6.12 The IDP has also been informed by a Parks and Open Spaces Strategy prepared by the Council in 2006, it will also be informed by the outcome of traffic modelling currently being undertaken to assess the impact on the road network of levels of development proposed in both Hastings and Rother Core Strategies. The information provided by organisations has helped the Council to identify current deficiencies in the provision of social and physical infrastructure and the threshold levels in terms of housing numbers that would trigger a specific infrastructure requirement. The remainder of this document details the specific types of social and physical infrastructure that are required to deliver the LDF Core Strategy.
6.13 East Sussex County Council (ESCC) is the Local Education Authority and has a statutory duty to provide school places in the town. The Education Authority is responsible for running a Pupil Forecasting Model taking account of the projected level of housing growth, Office of National Statistics (ONS) Live Birth data and the County Council’s policy based population projections. The County Council updated the Model in March 2011 and the requirements set out below for primary and secondary education represent the position at that date. Early years and 16+ provision is still being assessed and the requirements set out below are based on the 2010 Model.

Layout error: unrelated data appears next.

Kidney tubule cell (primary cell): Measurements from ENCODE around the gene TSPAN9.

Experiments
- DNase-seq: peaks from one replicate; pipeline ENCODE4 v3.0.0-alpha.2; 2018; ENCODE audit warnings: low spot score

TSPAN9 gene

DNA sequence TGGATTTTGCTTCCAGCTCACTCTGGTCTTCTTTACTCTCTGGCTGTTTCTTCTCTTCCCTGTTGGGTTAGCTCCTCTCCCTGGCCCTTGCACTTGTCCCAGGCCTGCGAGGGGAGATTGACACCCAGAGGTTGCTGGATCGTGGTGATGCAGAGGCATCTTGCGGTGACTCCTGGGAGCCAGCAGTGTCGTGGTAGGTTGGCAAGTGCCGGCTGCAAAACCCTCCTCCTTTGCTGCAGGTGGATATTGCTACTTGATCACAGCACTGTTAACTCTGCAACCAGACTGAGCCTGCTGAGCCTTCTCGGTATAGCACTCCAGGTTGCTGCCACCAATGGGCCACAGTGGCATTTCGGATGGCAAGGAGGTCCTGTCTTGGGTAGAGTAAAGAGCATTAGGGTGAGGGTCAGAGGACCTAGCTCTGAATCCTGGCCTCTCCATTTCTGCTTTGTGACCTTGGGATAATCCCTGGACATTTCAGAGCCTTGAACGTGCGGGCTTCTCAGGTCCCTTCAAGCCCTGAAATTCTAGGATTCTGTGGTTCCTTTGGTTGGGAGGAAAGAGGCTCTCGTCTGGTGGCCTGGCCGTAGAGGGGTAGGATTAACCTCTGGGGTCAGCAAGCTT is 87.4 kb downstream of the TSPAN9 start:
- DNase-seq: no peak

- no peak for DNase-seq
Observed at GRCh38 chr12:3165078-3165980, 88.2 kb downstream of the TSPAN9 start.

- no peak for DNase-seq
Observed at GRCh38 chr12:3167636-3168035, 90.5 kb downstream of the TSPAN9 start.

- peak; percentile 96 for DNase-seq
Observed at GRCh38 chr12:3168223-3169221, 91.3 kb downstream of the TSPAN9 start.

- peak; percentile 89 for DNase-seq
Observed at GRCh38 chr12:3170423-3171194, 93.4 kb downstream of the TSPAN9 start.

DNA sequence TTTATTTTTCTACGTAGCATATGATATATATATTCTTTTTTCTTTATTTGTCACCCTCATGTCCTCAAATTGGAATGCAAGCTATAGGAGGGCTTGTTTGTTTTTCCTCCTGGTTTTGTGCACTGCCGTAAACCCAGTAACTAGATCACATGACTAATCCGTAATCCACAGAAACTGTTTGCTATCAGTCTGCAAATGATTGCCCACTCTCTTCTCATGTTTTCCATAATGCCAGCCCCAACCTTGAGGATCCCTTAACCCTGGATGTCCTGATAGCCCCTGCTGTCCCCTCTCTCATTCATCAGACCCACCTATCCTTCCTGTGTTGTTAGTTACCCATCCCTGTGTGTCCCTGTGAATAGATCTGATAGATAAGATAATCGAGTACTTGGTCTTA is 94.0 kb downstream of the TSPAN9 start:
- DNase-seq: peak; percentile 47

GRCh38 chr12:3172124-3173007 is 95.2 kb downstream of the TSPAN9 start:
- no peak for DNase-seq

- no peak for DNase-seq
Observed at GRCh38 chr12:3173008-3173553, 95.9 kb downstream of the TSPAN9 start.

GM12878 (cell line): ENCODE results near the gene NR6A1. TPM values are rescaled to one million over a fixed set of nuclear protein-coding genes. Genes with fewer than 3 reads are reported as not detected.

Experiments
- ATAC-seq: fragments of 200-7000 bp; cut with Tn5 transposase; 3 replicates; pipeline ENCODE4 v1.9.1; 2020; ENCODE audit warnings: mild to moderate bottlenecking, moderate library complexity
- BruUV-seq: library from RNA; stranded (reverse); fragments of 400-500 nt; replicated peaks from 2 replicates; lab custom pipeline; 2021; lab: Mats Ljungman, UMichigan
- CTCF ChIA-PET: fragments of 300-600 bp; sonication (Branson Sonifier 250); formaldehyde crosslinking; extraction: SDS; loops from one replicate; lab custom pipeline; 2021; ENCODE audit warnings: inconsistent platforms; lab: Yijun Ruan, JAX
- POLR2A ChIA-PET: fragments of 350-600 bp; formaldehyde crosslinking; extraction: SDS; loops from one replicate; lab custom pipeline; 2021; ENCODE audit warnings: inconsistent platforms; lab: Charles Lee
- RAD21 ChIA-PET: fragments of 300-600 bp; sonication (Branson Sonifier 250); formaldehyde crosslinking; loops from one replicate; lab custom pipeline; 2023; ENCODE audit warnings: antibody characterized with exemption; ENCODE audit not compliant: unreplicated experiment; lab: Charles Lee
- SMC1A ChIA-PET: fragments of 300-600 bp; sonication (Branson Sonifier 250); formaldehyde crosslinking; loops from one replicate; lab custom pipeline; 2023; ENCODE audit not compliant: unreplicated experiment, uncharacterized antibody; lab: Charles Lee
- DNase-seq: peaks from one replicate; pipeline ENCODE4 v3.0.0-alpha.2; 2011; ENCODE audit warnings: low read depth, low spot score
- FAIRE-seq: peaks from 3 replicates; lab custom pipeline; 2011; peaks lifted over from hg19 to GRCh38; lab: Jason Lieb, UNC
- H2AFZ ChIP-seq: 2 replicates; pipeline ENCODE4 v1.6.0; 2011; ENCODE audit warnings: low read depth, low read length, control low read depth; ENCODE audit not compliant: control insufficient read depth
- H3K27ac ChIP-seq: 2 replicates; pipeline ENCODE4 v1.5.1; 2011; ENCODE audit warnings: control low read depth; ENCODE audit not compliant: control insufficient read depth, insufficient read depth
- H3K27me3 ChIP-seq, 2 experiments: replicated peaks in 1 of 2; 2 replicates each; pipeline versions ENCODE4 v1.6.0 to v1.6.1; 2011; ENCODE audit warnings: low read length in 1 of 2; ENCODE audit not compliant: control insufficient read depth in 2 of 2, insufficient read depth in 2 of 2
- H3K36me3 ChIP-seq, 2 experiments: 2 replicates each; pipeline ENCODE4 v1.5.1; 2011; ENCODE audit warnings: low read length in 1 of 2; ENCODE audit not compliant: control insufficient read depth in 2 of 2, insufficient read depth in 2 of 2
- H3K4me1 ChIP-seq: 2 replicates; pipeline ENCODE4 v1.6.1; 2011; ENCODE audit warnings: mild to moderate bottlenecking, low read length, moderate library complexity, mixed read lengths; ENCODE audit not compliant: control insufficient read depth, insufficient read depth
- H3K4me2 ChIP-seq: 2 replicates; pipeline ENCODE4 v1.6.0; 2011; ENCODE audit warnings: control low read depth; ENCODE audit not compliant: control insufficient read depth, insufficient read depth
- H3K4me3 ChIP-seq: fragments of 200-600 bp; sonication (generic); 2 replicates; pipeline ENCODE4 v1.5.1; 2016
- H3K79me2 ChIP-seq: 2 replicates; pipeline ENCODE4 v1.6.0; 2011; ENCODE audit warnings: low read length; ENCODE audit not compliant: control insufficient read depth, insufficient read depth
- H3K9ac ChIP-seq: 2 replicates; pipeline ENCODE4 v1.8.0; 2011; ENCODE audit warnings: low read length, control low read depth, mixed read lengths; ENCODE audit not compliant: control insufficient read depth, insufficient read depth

6.14 For the purposes of this IDP, new school place requirements are broken down into the following categories:
- early years provision;
- primary school places;
- secondary school places;
- further education provision.
Early years provision
6.15 For the purposes of this exercise, ESCC has adopted the same school planning areas are used for primary school planning. These are:
- Hastings South Western (SW) – including wards of Braybrooke, Central St Leonards, Gensing, Maze Hill, West St Leonards
- Hastings North Western (NW) – including wards of Ashdown, Conquest, Hollington, Silverhill, Wishing Tree
- Hastings South Eastern (SE) – including wards of Baird, Castle, Old Hastings, St Helens, Tressell
- Hastings North Eastern (E) – including Ore ward
- Hastings RC Schools – including all wards
6.16 Results from the last Early Years, Childcare and Extended Schools Service (EYCESS) Childcare Sufficiency Assessment 2008 and more current vacancy data have been used by the County Council to test the options to indicate where shortages of Early Year places are likely to occur. ESCC’s current capital projects for Early Learning provision are: